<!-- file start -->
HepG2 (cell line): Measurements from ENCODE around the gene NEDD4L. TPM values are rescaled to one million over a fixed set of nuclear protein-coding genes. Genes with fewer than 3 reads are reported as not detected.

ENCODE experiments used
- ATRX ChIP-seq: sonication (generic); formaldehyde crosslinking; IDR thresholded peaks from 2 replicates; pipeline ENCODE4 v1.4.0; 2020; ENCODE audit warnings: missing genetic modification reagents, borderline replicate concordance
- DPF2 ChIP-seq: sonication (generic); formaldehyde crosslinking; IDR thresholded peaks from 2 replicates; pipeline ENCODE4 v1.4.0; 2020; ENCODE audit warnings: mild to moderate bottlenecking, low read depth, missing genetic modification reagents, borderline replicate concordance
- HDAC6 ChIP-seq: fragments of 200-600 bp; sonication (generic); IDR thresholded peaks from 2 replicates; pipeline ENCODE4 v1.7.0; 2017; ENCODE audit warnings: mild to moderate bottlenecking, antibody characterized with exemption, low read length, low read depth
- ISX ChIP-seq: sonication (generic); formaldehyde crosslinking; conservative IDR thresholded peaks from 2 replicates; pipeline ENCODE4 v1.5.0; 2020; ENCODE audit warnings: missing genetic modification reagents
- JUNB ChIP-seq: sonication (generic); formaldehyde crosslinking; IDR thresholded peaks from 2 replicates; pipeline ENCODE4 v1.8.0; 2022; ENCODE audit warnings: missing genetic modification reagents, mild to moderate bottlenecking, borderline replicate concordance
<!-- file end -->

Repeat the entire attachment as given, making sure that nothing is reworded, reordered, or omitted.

HepG2 (cell line): Measurements from ENCODE around the gene NEDD4L. TPM values are rescaled to one million over a fixed set of nuclear protein-coding genes. Genes with fewer than 3 reads are reported as not detected.

ENCODE experiments used
- ATRX ChIP-seq: sonication (generic); formaldehyde crosslinking; IDR thresholded peaks from 2 replicates; pipeline ENCODE4 v1.4.0; 2020; ENCODE audit warnings: missing genetic modification reagents, borderline replicate concordance
- DPF2 ChIP-seq: sonication (generic); formaldehyde crosslinking; IDR thresholded peaks from 2 replicates; pipeline ENCODE4 v1.4.0; 2020; ENCODE audit warnings: mild to moderate bottlenecking, low read depth, missing genetic modification reagents, borderline replicate concordance
- HDAC6 ChIP-seq: fragments of 200-600 bp; sonication (generic); IDR thresholded peaks from 2 replicates; pipeline ENCODE4 v1.7.0; 2017; ENCODE audit warnings: mild to moderate bottlenecking, antibody characterized with exemption, low read length, low read depth
- ISX ChIP-seq: sonication (generic); formaldehyde crosslinking; conservative IDR thresholded peaks from 2 replicates; pipeline ENCODE4 v1.5.0; 2020; ENCODE audit warnings: missing genetic modification reagents
- JUNB ChIP-seq: sonication (generic); formaldehyde crosslinking; IDR thresholded peaks from 2 replicates; pipeline ENCODE4 v1.8.0; 2022; ENCODE audit warnings: missing genetic modification reagents, mild to moderate bottlenecking, borderline replicate concordance